Based on a two-year study that followed boys from pre-kindergarten through first grade, When Boys Become Boys offers a new way of thinking about boys' development.
Through focusing on a critical moment of transition in boys' lives, Judy Y. Chu reveals boys' early ability to be emotionally perceptive, articulate, and responsive in their relationships, and how these "feminine" qualities become less apparent as boys learn to prove that they are boys primarily by showing that they are not girls. Chu finds that behaviors typically viewed as "natural" for boys reflect an adaptation to cultures that require boys to be stoic, competitive, and aggressive if they are to be accepted as "real boys."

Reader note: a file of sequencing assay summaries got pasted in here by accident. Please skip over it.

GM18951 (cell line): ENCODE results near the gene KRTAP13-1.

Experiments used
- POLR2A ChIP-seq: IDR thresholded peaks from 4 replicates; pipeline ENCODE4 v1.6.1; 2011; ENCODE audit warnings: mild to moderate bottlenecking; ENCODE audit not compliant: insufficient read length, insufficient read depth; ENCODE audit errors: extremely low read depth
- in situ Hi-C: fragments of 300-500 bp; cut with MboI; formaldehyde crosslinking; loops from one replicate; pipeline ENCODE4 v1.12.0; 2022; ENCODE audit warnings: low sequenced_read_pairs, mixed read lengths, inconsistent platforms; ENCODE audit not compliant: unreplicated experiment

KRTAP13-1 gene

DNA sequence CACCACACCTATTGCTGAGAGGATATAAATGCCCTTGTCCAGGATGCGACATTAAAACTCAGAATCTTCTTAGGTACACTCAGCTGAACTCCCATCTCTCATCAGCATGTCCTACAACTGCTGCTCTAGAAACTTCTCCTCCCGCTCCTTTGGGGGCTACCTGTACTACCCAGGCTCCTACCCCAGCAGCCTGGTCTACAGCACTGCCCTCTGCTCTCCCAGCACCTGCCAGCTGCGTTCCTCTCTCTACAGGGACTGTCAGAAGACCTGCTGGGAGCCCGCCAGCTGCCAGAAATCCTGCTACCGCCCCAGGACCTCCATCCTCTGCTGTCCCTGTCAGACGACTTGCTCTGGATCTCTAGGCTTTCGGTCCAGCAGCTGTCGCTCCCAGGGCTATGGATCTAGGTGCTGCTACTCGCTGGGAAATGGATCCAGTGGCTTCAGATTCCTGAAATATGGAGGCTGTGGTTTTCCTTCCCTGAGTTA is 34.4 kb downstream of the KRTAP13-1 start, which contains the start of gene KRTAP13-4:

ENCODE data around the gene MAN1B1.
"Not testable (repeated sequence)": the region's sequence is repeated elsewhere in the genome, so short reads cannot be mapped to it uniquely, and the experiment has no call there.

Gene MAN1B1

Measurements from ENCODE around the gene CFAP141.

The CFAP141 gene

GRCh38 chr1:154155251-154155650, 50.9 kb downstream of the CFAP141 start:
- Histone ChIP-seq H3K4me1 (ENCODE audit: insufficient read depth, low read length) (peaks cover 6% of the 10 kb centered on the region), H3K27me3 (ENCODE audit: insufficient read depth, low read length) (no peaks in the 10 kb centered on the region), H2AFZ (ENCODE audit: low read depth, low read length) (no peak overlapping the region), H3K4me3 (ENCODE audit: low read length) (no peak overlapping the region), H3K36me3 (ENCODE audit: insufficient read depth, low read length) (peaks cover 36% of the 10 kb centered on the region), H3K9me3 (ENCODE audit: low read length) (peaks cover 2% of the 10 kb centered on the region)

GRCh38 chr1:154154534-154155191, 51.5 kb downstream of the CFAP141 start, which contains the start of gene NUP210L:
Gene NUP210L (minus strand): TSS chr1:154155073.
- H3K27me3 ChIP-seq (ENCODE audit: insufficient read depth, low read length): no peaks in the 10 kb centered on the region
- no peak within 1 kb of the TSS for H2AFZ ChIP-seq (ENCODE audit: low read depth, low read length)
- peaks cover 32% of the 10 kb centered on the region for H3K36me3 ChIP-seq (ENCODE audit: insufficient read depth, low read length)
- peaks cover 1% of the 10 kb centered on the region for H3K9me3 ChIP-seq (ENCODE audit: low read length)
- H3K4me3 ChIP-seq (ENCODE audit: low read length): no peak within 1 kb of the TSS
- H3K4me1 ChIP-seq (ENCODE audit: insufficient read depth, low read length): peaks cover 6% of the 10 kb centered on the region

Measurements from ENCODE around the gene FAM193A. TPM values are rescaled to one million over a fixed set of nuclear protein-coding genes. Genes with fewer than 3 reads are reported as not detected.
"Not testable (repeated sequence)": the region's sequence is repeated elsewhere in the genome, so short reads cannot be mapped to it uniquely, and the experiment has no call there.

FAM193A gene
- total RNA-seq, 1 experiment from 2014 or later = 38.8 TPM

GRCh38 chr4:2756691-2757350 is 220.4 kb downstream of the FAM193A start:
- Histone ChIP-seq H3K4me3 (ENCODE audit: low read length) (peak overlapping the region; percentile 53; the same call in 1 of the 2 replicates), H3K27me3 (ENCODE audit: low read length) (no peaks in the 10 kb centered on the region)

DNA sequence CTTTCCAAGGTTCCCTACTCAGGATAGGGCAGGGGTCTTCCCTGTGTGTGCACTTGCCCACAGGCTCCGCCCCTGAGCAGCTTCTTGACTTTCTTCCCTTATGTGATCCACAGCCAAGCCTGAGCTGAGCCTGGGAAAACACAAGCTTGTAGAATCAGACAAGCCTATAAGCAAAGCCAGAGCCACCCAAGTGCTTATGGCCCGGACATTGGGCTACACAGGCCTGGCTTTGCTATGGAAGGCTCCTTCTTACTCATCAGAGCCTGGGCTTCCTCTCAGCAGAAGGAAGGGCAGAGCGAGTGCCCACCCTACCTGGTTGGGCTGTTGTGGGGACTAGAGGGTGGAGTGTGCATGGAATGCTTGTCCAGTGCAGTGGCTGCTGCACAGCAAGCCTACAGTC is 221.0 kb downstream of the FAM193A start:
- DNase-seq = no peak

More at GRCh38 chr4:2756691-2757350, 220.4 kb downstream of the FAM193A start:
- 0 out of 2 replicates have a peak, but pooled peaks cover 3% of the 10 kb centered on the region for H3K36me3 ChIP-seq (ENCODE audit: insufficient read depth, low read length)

Yet even as boys begin to reap the social benefits of aligning with norms of masculine behavior, they pay a psychological and relational price for renouncing parts of their humanity. Chu documents boys' perceptions of the obstacles they face and the pressures they feel to conform, showing that compliance with rules of masculinity is neither automatic nor inevitable. This accessible and engaging book provides insight into ways in which adults can foster boys' healthy resistance and help them to access a broader range of options as they seek to connect with others while remaining true to themselves.